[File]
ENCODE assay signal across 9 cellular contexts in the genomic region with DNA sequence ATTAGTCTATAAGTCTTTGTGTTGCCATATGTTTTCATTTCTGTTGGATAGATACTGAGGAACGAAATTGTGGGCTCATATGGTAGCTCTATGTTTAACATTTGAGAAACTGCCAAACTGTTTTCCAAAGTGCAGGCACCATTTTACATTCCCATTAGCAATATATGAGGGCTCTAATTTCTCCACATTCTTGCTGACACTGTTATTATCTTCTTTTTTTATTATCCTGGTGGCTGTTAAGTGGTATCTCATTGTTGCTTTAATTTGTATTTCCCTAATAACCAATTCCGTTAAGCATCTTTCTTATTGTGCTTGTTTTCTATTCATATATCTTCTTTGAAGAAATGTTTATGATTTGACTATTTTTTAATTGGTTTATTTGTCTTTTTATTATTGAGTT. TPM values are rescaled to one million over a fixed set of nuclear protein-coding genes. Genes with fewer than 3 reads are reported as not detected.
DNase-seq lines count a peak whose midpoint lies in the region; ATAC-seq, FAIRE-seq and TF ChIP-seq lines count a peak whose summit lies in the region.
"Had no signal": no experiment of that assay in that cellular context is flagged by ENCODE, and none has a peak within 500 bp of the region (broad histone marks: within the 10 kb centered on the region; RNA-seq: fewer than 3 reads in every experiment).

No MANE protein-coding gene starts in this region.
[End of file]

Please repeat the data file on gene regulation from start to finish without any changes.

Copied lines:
ENCODE assay signal across 9 cellular contexts in the genomic region with DNA sequence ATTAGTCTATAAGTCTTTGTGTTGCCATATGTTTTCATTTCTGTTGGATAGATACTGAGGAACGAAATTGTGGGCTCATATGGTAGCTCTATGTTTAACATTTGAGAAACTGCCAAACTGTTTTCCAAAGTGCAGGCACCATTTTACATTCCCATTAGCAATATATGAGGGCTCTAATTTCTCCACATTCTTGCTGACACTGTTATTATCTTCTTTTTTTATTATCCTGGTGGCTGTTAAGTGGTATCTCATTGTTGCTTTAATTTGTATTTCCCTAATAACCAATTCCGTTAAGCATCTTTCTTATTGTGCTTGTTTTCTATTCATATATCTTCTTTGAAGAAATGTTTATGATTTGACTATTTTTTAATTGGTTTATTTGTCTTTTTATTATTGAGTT. TPM values are rescaled to one million over a fixed set of nuclear protein-coding genes. Genes with fewer than 3 reads are reported as not detected.
DNase-seq lines count a peak whose midpoint lies in the region; ATAC-seq, FAIRE-seq and TF ChIP-seq lines count a peak whose summit lies in the region.
"Had no signal": no experiment of that assay in that cellular context is flagged by ENCODE, and none has a peak within 500 bp of the region (broad histone marks: within the 10 kb centered on the region; RNA-seq: fewer than 3 reads in every experiment).

No MANE protein-coding gene starts in this region.